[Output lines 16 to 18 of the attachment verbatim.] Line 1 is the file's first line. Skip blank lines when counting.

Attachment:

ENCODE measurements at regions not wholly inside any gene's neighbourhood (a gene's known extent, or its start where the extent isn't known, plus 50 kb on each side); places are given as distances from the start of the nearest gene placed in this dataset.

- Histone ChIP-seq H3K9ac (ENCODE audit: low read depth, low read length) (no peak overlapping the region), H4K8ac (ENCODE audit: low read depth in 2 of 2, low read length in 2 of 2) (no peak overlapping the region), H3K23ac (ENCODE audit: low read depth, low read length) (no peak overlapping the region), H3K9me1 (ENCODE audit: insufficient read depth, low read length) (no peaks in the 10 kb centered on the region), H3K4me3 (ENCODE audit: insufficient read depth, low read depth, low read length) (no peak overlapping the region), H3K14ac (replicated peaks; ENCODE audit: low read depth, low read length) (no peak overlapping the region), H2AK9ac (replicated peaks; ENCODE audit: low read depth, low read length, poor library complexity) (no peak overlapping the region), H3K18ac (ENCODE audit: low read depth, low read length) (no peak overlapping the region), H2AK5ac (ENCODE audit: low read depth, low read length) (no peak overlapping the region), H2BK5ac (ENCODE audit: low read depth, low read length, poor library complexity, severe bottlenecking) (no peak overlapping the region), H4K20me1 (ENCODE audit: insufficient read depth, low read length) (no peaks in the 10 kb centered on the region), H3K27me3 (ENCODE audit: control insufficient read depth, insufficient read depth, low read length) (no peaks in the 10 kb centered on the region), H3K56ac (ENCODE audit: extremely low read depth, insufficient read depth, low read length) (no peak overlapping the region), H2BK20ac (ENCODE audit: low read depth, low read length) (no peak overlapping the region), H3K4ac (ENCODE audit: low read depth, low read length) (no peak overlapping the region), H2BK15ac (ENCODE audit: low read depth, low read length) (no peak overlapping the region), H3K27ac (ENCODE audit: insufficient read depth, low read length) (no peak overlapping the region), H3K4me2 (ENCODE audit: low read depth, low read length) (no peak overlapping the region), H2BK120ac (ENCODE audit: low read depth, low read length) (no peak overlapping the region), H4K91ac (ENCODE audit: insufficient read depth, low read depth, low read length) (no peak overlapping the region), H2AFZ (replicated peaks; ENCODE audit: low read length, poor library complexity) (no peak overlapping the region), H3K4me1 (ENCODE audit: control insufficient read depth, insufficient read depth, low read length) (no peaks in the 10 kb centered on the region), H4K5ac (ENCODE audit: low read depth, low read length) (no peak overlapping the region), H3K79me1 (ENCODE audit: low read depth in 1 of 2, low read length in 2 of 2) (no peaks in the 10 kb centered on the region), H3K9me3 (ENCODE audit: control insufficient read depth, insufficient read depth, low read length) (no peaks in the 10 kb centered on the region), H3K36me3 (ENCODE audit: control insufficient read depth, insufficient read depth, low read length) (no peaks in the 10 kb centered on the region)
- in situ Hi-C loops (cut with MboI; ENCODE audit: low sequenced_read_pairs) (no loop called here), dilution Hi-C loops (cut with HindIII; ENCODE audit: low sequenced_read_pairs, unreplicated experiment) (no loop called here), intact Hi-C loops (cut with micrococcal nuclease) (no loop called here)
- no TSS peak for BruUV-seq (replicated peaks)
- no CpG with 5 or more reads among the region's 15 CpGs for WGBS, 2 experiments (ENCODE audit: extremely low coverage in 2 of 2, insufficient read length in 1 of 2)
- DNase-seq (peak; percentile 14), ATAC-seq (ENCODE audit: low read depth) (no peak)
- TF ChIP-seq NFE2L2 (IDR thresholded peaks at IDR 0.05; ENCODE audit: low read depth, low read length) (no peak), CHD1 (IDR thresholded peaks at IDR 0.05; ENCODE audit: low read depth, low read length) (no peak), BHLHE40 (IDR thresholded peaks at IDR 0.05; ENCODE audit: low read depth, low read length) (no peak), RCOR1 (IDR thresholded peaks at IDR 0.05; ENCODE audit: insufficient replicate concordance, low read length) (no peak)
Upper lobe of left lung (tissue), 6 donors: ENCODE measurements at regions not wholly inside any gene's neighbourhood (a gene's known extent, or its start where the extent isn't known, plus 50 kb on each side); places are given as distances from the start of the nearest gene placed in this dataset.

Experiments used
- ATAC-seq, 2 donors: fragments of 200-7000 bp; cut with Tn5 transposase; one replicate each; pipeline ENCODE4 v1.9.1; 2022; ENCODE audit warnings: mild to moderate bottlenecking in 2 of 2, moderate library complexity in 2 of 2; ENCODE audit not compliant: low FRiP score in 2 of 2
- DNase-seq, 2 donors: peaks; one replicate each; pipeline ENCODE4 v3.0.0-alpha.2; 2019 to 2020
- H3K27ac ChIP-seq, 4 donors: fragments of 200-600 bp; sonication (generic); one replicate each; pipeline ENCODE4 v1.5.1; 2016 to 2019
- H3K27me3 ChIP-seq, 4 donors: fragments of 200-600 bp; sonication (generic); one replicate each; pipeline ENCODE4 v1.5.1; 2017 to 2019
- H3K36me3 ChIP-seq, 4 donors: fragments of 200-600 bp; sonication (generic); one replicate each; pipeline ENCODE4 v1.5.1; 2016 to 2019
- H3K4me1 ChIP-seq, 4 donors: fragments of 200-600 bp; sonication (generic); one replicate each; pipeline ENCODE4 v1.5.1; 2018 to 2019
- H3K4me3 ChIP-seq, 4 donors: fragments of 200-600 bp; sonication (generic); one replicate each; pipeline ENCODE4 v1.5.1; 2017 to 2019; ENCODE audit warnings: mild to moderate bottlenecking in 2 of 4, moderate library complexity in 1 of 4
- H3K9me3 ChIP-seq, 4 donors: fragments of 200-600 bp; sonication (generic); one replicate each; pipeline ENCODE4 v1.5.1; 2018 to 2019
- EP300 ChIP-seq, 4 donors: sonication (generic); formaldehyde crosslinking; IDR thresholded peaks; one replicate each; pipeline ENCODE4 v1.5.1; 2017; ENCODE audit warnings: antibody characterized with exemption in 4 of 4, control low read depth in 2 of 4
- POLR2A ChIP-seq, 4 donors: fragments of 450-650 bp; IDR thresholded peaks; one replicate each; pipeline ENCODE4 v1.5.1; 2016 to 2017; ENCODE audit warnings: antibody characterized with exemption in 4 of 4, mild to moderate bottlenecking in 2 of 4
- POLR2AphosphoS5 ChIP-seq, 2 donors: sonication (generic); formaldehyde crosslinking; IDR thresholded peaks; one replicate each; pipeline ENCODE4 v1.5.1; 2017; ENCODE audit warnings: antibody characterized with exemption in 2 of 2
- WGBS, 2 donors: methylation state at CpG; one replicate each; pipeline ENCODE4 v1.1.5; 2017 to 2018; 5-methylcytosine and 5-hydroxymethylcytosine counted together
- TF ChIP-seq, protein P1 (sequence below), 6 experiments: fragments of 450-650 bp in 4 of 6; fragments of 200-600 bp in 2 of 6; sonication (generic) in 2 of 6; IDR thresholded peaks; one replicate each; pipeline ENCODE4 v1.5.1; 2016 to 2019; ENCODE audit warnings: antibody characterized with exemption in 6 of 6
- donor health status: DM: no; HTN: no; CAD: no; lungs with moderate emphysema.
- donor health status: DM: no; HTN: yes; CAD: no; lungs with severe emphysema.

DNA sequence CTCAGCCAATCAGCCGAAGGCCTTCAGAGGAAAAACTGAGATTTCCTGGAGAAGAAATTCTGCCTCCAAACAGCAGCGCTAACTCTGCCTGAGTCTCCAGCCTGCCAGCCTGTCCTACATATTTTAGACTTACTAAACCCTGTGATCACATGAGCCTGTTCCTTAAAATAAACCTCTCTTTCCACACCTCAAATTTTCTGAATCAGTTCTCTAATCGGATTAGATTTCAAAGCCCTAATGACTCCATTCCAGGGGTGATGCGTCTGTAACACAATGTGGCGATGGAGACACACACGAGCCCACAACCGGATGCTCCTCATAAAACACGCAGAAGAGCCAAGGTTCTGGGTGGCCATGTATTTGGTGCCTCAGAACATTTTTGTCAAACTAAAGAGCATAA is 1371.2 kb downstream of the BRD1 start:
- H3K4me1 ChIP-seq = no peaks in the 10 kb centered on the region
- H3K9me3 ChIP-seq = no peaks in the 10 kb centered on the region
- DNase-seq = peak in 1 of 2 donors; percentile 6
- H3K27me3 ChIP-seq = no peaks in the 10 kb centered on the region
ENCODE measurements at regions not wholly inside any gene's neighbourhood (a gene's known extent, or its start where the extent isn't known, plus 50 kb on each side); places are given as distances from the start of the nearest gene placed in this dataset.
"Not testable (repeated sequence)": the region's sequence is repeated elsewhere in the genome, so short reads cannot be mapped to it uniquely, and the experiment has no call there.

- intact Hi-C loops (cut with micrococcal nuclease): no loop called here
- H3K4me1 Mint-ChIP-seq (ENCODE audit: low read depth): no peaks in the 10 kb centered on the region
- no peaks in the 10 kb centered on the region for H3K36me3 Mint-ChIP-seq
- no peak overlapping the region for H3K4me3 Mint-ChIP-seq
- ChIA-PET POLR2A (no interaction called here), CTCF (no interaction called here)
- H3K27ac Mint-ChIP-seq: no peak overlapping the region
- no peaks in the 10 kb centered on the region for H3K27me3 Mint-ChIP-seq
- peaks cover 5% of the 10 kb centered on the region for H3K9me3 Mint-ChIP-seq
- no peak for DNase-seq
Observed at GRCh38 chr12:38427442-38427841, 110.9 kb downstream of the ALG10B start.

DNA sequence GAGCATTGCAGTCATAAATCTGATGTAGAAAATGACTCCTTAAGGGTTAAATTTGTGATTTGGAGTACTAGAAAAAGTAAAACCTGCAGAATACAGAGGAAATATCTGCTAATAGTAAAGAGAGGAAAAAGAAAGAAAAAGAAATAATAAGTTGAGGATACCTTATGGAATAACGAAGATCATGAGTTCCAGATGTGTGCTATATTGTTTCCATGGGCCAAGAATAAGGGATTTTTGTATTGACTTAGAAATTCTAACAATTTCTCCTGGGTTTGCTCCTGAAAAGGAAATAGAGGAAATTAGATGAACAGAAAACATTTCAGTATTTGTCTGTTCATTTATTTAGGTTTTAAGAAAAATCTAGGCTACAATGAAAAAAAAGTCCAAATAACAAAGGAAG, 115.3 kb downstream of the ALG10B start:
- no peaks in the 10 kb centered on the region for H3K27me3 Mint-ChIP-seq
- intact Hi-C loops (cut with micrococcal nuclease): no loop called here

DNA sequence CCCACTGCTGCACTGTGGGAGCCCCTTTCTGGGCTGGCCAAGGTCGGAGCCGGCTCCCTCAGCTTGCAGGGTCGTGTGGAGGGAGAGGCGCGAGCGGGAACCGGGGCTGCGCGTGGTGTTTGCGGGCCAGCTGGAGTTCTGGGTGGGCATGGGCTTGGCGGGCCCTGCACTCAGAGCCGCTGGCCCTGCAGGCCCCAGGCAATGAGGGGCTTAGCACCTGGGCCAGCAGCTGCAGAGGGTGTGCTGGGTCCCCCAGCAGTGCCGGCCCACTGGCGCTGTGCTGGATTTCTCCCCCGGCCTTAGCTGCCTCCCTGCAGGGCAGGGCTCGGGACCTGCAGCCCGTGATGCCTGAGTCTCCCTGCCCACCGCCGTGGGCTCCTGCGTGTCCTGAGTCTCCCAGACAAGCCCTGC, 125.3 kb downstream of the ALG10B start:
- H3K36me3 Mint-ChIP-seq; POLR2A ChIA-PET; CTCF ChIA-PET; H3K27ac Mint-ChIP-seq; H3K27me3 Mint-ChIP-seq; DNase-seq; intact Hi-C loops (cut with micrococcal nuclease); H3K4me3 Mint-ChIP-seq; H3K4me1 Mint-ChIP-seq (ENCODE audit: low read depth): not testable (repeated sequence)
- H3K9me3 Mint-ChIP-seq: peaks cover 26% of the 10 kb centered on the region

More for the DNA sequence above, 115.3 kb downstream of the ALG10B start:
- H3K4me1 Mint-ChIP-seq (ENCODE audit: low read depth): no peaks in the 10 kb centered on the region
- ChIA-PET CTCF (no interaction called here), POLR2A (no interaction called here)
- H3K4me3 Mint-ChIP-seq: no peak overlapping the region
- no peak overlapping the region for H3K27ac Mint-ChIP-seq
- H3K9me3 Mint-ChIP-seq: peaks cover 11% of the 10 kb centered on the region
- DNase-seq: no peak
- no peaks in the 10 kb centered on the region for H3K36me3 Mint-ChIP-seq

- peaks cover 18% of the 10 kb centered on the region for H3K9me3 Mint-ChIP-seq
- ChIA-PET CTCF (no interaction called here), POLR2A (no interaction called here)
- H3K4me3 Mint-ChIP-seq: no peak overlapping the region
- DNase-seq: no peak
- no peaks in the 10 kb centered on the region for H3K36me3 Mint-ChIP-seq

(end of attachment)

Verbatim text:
- H3K4me3 ChIP-seq, 4 donors: fragments of 200-600 bp; sonication (generic); one replicate each; pipeline ENCODE4 v1.5.1; 2017 to 2019; ENCODE audit warnings: mild to moderate bottlenecking in 2 of 4, moderate library complexity in 1 of 4
- H3K9me3 ChIP-seq, 4 donors: fragments of 200-600 bp; sonication (generic); one replicate each; pipeline ENCODE4 v1.5.1; 2018 to 2019
- EP300 ChIP-seq, 4 donors: sonication (generic); formaldehyde crosslinking; IDR thresholded peaks; one replicate each; pipeline ENCODE4 v1.5.1; 2017; ENCODE audit warnings: antibody characterized with exemption in 4 of 4, control low read depth in 2 of 4